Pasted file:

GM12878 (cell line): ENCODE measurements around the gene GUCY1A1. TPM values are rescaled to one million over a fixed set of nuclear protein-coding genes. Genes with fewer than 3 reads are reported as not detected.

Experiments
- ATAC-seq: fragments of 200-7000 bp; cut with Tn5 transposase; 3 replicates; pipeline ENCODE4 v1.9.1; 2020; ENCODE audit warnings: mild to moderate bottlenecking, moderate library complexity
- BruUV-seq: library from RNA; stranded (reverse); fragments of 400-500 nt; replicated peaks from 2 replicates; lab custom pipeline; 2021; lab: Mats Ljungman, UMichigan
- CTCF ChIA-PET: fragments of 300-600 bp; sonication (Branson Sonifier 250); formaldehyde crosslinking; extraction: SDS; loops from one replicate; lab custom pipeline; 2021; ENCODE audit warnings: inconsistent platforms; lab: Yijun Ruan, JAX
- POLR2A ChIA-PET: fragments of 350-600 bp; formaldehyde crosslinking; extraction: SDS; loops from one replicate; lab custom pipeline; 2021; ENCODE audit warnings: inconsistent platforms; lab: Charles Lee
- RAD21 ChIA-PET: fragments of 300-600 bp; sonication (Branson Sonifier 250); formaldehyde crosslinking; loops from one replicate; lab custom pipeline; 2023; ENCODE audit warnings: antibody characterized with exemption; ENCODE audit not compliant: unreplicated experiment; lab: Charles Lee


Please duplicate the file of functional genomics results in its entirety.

GM12878 (cell line): ENCODE measurements around the gene GUCY1A1. TPM values are rescaled to one million over a fixed set of nuclear protein-coding genes. Genes with fewer than 3 reads are reported as not detected.

Experiments
- ATAC-seq: fragments of 200-7000 bp; cut with Tn5 transposase; 3 replicates; pipeline ENCODE4 v1.9.1; 2020; ENCODE audit warnings: mild to moderate bottlenecking, moderate library complexity
- BruUV-seq: library from RNA; stranded (reverse); fragments of 400-500 nt; replicated peaks from 2 replicates; lab custom pipeline; 2021; lab: Mats Ljungman, UMichigan
- CTCF ChIA-PET: fragments of 300-600 bp; sonication (Branson Sonifier 250); formaldehyde crosslinking; extraction: SDS; loops from one replicate; lab custom pipeline; 2021; ENCODE audit warnings: inconsistent platforms; lab: Yijun Ruan, JAX
- POLR2A ChIA-PET: fragments of 350-600 bp; formaldehyde crosslinking; extraction: SDS; loops from one replicate; lab custom pipeline; 2021; ENCODE audit warnings: inconsistent platforms; lab: Charles Lee
- RAD21 ChIA-PET: fragments of 300-600 bp; sonication (Branson Sonifier 250); formaldehyde crosslinking; loops from one replicate; lab custom pipeline; 2023; ENCODE audit warnings: antibody characterized with exemption; ENCODE audit not compliant: unreplicated experiment; lab: Charles Lee